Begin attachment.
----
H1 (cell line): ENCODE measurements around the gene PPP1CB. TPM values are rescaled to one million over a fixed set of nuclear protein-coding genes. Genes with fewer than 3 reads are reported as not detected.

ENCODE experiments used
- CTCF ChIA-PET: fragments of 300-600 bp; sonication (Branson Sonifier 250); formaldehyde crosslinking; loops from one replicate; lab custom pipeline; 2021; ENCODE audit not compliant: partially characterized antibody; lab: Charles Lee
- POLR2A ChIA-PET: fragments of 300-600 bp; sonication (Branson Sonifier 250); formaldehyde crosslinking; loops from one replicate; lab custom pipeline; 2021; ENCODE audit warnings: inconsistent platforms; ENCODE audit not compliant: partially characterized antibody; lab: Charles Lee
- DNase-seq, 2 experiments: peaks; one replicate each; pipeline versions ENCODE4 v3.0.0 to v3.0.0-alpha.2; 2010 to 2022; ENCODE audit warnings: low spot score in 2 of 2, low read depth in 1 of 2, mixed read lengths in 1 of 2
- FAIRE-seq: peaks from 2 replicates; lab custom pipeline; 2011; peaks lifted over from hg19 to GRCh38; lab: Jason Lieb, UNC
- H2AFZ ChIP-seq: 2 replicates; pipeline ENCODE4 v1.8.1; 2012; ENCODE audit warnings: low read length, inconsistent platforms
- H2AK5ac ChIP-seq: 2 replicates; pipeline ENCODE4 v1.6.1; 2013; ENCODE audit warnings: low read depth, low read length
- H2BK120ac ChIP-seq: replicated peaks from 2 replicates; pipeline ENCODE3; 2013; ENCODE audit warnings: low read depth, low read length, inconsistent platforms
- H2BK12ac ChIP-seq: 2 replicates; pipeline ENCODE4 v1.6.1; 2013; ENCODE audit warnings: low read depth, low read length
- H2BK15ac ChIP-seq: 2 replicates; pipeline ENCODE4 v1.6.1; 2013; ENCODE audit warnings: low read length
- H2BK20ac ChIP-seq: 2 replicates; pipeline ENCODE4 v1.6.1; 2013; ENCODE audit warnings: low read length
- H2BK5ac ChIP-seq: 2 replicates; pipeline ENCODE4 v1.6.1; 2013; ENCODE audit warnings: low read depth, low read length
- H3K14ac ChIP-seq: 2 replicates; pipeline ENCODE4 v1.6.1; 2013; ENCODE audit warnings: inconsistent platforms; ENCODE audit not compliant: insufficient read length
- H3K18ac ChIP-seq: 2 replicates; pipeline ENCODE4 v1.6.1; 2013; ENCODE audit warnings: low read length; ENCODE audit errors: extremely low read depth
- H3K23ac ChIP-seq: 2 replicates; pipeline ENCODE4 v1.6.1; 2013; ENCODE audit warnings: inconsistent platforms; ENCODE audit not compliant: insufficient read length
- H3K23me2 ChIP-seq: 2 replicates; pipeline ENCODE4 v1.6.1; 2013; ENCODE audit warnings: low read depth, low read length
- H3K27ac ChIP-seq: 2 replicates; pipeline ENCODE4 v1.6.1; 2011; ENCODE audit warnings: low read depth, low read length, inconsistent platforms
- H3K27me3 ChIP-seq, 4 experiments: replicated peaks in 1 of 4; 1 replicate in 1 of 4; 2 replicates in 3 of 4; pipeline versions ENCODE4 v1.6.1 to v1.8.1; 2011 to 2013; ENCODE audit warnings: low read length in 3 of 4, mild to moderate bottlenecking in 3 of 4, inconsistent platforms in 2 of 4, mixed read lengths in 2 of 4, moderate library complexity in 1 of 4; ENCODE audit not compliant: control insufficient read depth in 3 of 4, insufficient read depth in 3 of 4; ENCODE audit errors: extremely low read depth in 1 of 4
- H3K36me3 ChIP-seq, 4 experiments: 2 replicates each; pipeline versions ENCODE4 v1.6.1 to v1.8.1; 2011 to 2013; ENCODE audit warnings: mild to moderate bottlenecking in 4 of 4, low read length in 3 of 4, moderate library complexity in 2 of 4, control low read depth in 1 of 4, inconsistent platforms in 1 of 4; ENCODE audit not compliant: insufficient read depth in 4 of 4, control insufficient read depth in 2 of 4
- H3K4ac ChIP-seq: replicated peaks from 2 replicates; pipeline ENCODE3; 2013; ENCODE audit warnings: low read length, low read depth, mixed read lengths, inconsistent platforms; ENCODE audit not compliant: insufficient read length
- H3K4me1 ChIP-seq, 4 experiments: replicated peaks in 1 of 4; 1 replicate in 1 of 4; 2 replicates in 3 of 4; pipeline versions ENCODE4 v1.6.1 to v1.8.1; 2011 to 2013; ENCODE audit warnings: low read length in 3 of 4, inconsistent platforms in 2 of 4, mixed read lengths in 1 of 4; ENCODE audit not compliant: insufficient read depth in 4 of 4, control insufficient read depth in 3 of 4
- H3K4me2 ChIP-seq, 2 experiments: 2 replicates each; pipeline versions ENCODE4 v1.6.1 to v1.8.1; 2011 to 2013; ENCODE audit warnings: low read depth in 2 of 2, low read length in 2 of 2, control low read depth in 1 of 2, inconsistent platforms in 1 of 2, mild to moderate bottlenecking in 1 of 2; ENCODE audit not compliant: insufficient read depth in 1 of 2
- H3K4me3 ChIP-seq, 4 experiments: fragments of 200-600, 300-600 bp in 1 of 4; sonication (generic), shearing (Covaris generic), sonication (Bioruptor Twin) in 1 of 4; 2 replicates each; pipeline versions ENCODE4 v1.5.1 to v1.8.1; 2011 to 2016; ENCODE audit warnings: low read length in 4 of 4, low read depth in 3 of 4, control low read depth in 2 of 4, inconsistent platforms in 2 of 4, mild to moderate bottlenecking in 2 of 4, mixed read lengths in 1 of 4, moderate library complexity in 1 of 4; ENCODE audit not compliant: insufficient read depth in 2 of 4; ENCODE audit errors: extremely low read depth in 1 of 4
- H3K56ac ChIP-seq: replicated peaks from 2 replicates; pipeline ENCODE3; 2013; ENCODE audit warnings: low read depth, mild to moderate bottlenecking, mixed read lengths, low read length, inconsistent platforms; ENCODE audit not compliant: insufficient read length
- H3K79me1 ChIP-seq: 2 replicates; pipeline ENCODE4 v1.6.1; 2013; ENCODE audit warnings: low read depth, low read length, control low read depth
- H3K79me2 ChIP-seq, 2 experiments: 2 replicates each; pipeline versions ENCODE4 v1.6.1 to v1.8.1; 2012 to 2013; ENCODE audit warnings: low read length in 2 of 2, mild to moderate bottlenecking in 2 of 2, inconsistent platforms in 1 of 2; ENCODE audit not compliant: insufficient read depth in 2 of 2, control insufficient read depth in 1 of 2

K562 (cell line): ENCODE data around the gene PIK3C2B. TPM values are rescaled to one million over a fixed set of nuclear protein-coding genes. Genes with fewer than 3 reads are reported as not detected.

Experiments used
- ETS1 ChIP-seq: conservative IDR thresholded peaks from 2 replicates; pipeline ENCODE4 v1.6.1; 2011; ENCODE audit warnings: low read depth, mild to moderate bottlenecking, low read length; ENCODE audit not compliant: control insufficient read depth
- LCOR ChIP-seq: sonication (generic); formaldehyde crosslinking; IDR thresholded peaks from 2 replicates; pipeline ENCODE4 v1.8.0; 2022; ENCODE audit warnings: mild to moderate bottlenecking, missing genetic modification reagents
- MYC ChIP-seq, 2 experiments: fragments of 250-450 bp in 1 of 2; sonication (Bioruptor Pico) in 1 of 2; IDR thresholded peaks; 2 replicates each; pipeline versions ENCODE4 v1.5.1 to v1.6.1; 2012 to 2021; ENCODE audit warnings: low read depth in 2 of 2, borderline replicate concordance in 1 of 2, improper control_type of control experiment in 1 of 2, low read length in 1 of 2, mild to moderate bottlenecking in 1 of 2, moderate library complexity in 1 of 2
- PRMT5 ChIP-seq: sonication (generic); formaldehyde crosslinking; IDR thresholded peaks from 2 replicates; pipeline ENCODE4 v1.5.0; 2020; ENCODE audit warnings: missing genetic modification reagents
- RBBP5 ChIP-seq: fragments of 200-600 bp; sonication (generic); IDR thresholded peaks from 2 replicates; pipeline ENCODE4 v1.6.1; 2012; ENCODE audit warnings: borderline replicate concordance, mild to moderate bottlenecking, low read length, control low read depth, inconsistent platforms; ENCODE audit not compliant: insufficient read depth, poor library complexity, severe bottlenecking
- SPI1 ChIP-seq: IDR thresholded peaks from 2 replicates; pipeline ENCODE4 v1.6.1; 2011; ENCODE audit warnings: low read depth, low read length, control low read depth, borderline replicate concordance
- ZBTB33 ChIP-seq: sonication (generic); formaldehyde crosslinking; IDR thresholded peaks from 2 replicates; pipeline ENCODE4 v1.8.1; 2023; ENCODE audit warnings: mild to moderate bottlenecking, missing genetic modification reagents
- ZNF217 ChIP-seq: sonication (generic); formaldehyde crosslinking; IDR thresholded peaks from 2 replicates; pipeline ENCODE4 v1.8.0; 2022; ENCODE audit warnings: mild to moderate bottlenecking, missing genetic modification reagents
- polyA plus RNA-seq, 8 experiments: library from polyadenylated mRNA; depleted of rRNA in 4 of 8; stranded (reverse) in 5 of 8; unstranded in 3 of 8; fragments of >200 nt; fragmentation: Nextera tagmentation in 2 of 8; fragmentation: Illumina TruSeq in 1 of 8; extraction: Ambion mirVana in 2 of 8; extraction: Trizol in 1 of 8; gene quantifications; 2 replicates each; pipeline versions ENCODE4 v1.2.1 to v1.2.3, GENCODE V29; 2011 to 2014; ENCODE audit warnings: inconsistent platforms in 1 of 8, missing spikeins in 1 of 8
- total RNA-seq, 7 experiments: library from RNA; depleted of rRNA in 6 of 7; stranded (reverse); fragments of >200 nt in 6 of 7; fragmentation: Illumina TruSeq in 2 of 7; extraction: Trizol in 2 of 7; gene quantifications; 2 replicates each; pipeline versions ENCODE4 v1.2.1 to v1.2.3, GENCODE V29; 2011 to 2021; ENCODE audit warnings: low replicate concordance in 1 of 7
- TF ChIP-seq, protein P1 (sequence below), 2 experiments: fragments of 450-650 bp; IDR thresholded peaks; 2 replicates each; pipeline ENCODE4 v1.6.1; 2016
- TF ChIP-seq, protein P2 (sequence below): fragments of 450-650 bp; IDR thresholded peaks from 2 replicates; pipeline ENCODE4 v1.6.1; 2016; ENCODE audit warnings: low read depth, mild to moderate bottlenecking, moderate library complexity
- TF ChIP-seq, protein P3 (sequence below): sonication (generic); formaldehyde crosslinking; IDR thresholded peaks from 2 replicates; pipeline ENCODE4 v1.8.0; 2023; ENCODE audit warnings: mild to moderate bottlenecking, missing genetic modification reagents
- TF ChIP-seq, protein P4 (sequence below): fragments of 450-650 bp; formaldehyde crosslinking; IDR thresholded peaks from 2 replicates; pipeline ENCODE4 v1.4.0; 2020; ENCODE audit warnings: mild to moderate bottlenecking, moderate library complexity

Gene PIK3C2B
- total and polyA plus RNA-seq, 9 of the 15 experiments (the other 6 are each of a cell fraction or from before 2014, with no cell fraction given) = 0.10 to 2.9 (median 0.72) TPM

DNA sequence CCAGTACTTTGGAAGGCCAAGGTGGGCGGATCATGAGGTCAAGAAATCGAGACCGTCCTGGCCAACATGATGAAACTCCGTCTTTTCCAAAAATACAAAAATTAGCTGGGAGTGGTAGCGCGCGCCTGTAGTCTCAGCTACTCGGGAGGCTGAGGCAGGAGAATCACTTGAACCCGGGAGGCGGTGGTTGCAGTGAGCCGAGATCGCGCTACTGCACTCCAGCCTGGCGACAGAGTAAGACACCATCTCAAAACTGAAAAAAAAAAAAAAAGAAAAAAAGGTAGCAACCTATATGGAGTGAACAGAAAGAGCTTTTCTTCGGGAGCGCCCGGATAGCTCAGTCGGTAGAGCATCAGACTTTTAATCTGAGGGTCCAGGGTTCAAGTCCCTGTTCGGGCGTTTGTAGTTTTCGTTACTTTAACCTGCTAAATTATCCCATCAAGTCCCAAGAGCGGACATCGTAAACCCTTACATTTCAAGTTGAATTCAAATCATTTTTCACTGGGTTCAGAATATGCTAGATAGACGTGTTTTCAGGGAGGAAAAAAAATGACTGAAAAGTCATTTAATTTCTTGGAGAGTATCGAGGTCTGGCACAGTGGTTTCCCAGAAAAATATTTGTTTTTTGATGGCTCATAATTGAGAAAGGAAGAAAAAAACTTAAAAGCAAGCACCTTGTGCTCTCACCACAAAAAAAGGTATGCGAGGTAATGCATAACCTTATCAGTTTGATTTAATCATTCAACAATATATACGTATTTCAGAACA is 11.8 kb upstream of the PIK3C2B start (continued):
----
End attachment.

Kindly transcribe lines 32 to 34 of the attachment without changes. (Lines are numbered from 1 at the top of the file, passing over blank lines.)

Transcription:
- MYC ChIP-seq, 2 experiments: fragments of 250-450 bp in 1 of 2; sonication (Bioruptor Pico) in 1 of 2; IDR thresholded peaks; 2 replicates each; pipeline versions ENCODE4 v1.5.1 to v1.6.1; 2012 to 2021; ENCODE audit warnings: low read depth in 2 of 2, borderline replicate concordance in 1 of 2, improper control_type of control experiment in 1 of 2, low read length in 1 of 2, mild to moderate bottlenecking in 1 of 2, moderate library complexity in 1 of 2
- PRMT5 ChIP-seq: sonication (generic); formaldehyde crosslinking; IDR thresholded peaks from 2 replicates; pipeline ENCODE4 v1.5.0; 2020; ENCODE audit warnings: missing genetic modification reagents
- RBBP5 ChIP-seq: fragments of 200-600 bp; sonication (generic); IDR thresholded peaks from 2 replicates; pipeline ENCODE4 v1.6.1; 2012; ENCODE audit warnings: borderline replicate concordance, mild to moderate bottlenecking, low read length, control low read depth, inconsistent platforms; ENCODE audit not compliant: insufficient read depth, poor library complexity, severe bottlenecking